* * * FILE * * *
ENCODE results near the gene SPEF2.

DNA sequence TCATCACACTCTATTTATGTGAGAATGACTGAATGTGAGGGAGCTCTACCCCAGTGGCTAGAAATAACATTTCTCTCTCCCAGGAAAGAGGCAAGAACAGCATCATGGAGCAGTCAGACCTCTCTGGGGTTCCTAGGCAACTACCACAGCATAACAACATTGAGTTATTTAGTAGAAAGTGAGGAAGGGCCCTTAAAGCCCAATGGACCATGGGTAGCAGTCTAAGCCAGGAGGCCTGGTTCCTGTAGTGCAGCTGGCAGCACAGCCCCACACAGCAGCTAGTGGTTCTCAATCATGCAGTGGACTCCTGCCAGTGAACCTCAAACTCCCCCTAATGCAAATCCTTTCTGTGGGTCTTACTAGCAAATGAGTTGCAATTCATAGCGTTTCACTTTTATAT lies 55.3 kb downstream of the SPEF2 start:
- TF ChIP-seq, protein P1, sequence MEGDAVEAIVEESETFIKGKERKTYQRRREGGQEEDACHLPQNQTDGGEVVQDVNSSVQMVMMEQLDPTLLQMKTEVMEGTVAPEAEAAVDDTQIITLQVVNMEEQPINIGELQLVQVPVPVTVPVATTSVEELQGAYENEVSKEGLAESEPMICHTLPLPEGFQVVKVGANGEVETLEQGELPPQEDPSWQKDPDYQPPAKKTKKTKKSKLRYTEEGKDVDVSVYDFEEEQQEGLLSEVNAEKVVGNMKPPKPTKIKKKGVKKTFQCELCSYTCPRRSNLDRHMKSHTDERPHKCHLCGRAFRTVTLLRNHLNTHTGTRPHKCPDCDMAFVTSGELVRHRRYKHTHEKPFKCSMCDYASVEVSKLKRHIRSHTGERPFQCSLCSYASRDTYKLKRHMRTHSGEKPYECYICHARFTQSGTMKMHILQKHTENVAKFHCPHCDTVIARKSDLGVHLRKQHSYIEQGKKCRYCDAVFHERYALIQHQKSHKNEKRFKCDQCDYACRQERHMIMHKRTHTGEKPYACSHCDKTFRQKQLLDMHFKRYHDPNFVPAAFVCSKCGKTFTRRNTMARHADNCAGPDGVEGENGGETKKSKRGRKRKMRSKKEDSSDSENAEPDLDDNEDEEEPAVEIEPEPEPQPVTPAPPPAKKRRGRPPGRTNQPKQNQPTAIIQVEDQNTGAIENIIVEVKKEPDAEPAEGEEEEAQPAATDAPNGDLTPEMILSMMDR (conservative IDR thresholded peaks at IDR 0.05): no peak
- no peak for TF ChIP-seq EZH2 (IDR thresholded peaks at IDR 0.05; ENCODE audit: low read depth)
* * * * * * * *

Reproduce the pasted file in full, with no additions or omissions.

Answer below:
ENCODE results near the gene SPEF2.

DNA sequence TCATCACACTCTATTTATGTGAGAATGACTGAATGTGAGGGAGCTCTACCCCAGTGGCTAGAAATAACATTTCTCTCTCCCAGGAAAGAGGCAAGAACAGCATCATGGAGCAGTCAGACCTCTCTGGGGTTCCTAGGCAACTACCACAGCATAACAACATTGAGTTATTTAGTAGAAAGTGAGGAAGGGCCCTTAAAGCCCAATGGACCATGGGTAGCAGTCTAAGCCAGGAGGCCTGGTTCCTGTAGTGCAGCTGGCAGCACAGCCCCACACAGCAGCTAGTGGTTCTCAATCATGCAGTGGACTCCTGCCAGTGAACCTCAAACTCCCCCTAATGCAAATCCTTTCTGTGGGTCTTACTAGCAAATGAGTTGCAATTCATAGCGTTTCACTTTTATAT lies 55.3 kb downstream of the SPEF2 start:
- TF ChIP-seq, protein P1, sequence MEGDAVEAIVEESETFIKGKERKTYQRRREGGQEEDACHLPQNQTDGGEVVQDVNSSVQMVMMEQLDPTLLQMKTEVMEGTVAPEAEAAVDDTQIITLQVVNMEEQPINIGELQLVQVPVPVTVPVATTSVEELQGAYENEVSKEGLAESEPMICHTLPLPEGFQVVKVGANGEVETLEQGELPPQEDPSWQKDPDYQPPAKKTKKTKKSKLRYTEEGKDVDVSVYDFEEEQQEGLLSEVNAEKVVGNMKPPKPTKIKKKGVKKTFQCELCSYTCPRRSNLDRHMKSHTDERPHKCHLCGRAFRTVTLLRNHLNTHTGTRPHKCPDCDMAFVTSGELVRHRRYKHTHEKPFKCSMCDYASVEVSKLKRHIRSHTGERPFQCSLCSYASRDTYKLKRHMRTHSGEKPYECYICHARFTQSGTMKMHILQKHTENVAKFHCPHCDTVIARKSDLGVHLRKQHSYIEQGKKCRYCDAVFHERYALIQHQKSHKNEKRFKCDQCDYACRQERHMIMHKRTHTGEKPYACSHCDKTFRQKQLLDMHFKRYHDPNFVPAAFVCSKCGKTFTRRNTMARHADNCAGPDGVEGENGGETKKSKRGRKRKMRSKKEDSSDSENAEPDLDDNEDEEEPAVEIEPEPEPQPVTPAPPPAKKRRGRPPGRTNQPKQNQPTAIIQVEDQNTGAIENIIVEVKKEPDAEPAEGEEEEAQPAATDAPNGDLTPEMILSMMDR (conservative IDR thresholded peaks at IDR 0.05): no peak
- no peak for TF ChIP-seq EZH2 (IDR thresholded peaks at IDR 0.05; ENCODE audit: low read depth)